AT&T had strong 1Q on wireless installment plans
NEW YORK (AP) — AT&T's wireless business had a strong first quarter as the company added more than 1 million subscribers and benefited from an installment plan that permits frequent phone upgrades.
Although customers in the installment plan aren't locked into traditional two-year service contracts, they pay the entire cost of phones in installments. As a result, AT&T doesn't have to pay hundreds of dollars per customer in subsidies. In return, customers can get a new phone as often as every year instead of every other year.
The company's first-quarter net income was $3.7 billion, or 70 cents per share, compared with $3.7 billion, or 67 cents, a year earlier, when AT&T had more shares outstanding. Adjusting for one-time items income was 71 cents per share, compared with 64 cents in the same period last year. Analysts expected 70 cents.
Google challenges nonprofits on ideas to use Glass
WASHINGTON (AP) — Google has a challenge for U.S. nonprofits.
The tech giant is asking nonprofit groups to propose ideas for how to use the Web-connected eyewear Google Glass in their work. Five charities that propose the best ideas by May 20 will get a free pair of the glasses, a trip to Google for training and a $25,000 grant to help make their project a reality.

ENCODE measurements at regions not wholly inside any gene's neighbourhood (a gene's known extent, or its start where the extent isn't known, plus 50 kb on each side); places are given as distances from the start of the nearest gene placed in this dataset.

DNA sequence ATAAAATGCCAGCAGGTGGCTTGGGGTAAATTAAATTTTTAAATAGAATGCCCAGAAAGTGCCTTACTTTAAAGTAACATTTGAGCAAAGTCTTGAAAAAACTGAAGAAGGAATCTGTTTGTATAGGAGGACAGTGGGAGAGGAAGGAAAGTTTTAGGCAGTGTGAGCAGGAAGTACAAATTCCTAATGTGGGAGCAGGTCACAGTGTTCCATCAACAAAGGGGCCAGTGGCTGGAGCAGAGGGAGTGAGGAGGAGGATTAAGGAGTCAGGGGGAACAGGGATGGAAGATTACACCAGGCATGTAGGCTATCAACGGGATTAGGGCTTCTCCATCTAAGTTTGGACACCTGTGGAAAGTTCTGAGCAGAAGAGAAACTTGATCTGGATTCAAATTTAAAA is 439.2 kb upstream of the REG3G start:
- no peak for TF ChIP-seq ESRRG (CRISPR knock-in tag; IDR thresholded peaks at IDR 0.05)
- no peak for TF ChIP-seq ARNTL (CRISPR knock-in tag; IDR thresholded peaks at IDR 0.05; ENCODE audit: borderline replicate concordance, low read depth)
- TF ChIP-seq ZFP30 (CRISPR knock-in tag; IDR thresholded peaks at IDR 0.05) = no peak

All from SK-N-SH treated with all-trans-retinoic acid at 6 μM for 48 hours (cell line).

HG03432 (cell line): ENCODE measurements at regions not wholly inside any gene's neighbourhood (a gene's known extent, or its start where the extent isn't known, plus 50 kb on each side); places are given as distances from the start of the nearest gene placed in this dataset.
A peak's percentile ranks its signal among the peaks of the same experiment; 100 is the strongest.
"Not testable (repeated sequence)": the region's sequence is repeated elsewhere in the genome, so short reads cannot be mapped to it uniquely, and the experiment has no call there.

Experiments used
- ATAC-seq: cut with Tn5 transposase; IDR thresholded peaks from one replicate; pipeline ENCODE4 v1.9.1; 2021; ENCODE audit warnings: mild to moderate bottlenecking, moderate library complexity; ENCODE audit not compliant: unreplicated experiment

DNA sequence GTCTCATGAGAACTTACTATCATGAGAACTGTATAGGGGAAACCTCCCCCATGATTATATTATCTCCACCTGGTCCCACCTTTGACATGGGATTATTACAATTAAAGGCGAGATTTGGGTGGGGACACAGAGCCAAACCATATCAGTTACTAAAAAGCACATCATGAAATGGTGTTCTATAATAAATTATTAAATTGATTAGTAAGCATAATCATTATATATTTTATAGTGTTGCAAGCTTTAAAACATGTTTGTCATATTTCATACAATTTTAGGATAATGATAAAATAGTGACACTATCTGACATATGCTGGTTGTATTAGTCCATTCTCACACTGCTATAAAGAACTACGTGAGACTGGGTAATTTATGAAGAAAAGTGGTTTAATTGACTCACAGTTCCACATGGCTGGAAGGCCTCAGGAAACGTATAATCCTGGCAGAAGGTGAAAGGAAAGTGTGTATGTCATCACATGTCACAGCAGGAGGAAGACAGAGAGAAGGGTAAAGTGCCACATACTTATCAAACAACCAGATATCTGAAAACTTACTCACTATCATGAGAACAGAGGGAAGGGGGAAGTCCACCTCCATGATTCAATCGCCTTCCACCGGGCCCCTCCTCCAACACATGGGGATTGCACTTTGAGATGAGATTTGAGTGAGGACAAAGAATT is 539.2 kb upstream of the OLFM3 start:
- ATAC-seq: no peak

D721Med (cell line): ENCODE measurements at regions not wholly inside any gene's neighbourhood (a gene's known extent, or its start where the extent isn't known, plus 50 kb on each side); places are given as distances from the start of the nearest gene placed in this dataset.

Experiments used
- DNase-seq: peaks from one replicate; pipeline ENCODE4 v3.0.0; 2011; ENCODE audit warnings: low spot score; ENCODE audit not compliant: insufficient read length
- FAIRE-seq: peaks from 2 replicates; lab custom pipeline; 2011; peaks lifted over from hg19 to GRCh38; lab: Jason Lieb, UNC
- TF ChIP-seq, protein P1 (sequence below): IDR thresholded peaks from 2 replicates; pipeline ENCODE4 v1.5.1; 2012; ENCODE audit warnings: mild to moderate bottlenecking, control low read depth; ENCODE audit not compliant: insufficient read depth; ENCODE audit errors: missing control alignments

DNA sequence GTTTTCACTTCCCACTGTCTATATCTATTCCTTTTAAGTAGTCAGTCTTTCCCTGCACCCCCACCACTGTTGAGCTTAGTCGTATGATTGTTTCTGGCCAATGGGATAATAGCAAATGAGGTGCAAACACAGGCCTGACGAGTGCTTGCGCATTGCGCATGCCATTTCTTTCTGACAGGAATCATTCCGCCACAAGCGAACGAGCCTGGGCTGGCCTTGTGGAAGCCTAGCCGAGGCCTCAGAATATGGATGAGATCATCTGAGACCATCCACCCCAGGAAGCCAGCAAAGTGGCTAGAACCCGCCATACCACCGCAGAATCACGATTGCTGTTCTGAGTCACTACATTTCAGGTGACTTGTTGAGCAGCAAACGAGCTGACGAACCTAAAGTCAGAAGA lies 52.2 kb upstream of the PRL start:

Google has already been testing it with nonprofits in their field work.
By The Associated Press=
The Dow Jones industrial average climbed 65.12 points, or 0.4 percent, to close at 16,514.37. The Standard & Poor's 500 index rose 7.66 points, or 0.4 percent, to 1,879.55. The Nasdaq composite gained 39.91 points, or 1 percent, to 4,161.46.
U.S. crude for May delivery dipped $2.24 a barrel to settle at $102.13 in electronic trading on the New York Mercantile Exchange. Wholesale gasoline was flat at $3.10 a gallon. May heating oil lost 1 cent to $3 a gallon. Natural gas for May rose 4 cents to $4.74 per thousand cubic feet. Brent crude, an international benchmark for oil, eased 68 cents to $109.27 on the ICE Futures exchange in London.